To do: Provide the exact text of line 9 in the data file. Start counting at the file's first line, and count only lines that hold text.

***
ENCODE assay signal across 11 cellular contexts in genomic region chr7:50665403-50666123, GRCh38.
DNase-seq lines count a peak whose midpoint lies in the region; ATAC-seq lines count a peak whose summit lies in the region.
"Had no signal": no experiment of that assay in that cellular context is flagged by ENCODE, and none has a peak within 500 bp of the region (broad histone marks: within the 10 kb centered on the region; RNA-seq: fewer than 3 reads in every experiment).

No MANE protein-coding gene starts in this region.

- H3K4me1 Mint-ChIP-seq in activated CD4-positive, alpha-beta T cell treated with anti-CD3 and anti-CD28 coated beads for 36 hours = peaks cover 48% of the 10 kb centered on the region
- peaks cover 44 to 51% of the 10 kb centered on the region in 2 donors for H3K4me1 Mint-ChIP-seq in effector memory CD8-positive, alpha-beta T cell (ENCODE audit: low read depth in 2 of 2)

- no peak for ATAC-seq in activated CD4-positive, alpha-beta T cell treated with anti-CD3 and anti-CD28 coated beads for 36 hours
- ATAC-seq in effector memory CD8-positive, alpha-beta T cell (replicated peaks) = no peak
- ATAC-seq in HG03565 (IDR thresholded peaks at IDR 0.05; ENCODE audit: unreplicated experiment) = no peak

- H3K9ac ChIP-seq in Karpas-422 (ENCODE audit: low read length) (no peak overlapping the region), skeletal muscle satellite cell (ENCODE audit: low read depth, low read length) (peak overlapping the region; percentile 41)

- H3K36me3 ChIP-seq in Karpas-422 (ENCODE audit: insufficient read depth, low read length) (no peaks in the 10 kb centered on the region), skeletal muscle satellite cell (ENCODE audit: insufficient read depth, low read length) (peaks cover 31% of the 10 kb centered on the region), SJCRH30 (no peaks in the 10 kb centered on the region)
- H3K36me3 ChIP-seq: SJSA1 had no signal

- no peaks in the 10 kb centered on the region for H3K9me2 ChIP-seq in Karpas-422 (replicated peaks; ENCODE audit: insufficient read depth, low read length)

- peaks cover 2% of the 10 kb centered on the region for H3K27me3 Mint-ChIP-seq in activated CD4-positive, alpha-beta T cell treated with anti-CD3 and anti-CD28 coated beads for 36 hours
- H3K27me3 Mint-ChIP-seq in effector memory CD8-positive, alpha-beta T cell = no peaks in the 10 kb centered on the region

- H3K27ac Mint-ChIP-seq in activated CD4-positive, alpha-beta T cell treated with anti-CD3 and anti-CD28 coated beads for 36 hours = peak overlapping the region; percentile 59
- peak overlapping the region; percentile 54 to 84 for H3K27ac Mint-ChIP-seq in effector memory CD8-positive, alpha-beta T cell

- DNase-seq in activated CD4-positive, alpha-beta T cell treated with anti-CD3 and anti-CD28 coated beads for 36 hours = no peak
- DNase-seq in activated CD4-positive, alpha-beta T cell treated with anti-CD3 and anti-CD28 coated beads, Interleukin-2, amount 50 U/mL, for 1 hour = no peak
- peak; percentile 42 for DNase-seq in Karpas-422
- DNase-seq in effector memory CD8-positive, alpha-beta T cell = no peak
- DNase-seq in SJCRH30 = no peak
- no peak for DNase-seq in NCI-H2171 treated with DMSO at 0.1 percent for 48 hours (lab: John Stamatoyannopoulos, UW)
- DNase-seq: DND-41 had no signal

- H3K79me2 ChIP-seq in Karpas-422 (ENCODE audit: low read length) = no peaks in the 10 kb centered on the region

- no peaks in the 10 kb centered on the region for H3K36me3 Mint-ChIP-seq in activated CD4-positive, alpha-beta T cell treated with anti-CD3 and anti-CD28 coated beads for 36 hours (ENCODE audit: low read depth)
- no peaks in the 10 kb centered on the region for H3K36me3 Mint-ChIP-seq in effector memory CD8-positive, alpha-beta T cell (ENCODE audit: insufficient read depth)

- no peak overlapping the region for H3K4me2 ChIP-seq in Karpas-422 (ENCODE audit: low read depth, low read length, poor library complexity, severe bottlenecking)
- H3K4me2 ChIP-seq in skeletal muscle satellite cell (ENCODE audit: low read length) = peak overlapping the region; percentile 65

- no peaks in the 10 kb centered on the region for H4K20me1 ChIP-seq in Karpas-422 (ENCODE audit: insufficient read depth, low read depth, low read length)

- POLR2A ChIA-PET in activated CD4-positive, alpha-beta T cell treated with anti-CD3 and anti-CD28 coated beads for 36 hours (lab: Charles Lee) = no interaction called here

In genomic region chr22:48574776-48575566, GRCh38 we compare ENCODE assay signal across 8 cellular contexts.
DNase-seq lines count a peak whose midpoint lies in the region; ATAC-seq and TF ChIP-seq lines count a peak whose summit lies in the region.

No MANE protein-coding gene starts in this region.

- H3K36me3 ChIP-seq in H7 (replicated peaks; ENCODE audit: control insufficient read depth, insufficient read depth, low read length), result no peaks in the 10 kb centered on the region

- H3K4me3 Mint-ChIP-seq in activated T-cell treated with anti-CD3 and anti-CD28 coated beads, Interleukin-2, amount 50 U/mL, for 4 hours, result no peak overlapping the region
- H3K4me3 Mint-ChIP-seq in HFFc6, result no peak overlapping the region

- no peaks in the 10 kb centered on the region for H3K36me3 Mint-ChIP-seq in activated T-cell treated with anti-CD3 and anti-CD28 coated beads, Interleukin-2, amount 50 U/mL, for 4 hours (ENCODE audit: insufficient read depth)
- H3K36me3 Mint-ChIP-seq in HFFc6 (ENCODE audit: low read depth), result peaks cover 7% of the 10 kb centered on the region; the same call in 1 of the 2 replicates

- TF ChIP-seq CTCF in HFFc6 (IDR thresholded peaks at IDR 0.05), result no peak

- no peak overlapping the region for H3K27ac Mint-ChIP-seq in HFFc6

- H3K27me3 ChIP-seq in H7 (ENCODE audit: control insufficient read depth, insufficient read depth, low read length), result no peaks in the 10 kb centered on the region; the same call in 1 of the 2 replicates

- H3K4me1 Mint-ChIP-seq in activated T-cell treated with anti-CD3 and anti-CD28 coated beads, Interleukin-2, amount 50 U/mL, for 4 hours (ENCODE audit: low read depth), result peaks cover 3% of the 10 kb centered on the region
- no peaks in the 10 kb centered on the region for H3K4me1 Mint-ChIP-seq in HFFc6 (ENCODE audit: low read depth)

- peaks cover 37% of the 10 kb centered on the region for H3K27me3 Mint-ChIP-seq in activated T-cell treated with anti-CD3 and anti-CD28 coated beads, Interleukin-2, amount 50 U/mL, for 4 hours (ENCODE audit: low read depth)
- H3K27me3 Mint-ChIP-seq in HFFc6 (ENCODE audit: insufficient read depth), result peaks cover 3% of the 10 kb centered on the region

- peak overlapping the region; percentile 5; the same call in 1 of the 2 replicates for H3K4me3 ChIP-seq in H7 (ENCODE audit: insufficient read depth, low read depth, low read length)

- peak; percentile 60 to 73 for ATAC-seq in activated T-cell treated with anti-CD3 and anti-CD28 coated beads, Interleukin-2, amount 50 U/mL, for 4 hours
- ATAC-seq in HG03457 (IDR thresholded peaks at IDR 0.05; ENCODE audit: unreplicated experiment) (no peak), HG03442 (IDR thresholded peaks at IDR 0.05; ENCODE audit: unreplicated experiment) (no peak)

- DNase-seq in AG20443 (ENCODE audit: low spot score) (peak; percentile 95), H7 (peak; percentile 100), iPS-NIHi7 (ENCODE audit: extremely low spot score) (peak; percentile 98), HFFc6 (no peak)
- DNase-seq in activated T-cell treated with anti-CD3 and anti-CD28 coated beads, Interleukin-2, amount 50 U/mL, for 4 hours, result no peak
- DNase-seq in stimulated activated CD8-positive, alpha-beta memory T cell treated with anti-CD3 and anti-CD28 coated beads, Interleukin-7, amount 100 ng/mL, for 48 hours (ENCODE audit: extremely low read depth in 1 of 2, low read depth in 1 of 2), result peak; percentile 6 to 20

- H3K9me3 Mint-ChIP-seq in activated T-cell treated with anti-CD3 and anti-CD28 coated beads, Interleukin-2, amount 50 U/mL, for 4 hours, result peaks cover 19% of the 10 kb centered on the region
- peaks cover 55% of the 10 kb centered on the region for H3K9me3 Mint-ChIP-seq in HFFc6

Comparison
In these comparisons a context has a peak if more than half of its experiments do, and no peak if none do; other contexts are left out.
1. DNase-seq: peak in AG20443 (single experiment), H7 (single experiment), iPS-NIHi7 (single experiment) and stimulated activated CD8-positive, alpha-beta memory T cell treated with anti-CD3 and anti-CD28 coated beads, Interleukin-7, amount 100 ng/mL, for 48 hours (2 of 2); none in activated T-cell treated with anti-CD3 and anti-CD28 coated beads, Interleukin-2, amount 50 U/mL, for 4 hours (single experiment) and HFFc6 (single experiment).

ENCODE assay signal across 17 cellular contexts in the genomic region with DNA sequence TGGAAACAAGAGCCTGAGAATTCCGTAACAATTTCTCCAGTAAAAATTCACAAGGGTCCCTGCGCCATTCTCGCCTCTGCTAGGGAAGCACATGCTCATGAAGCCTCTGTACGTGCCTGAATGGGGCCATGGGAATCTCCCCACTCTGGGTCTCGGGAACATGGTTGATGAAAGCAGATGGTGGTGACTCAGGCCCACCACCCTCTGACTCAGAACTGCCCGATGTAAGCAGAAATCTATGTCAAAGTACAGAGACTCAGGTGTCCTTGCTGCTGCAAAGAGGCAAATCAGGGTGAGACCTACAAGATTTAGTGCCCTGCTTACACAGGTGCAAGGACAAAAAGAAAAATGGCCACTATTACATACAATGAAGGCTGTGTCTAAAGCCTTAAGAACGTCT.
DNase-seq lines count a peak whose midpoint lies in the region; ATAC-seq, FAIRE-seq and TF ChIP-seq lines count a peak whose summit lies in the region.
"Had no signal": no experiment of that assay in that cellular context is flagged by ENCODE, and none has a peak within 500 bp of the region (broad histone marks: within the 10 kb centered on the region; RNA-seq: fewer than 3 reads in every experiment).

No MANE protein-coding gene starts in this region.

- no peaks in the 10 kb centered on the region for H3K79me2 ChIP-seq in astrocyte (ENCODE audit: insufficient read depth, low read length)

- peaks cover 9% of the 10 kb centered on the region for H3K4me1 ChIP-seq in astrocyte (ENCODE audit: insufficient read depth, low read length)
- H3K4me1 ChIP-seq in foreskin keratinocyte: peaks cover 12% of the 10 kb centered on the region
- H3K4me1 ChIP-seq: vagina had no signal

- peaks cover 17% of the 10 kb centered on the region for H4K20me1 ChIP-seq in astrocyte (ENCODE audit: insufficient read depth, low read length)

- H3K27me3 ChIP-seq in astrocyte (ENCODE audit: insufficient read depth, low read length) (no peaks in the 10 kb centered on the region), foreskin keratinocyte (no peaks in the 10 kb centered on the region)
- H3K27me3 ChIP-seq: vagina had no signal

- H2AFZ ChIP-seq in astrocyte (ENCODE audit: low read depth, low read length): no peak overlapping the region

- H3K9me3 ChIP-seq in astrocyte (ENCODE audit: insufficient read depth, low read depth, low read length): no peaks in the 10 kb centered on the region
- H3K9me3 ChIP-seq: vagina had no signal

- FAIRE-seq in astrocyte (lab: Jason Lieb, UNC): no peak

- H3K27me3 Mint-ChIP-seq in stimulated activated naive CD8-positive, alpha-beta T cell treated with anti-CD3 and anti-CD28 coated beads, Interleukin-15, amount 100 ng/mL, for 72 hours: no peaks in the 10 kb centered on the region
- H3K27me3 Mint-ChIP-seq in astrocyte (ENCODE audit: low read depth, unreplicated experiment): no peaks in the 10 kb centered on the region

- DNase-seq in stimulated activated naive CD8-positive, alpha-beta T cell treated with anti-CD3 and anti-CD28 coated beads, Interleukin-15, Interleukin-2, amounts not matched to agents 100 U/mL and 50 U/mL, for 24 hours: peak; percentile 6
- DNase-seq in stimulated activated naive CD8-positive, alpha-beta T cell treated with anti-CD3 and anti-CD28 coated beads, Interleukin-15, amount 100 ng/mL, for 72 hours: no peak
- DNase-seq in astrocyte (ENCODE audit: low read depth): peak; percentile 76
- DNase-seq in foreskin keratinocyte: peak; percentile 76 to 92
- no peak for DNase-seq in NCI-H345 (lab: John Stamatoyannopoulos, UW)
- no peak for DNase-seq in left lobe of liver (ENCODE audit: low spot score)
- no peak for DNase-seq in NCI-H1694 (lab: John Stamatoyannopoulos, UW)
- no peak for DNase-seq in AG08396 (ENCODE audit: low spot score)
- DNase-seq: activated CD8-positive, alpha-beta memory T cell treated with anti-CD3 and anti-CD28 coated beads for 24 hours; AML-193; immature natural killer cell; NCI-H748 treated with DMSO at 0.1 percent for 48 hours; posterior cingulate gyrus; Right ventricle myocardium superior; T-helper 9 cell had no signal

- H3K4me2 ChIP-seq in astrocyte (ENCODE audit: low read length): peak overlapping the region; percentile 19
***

- ATAC-seq in HG03565 (IDR thresholded peaks at IDR 0.05; ENCODE audit: unreplicated experiment) = no peak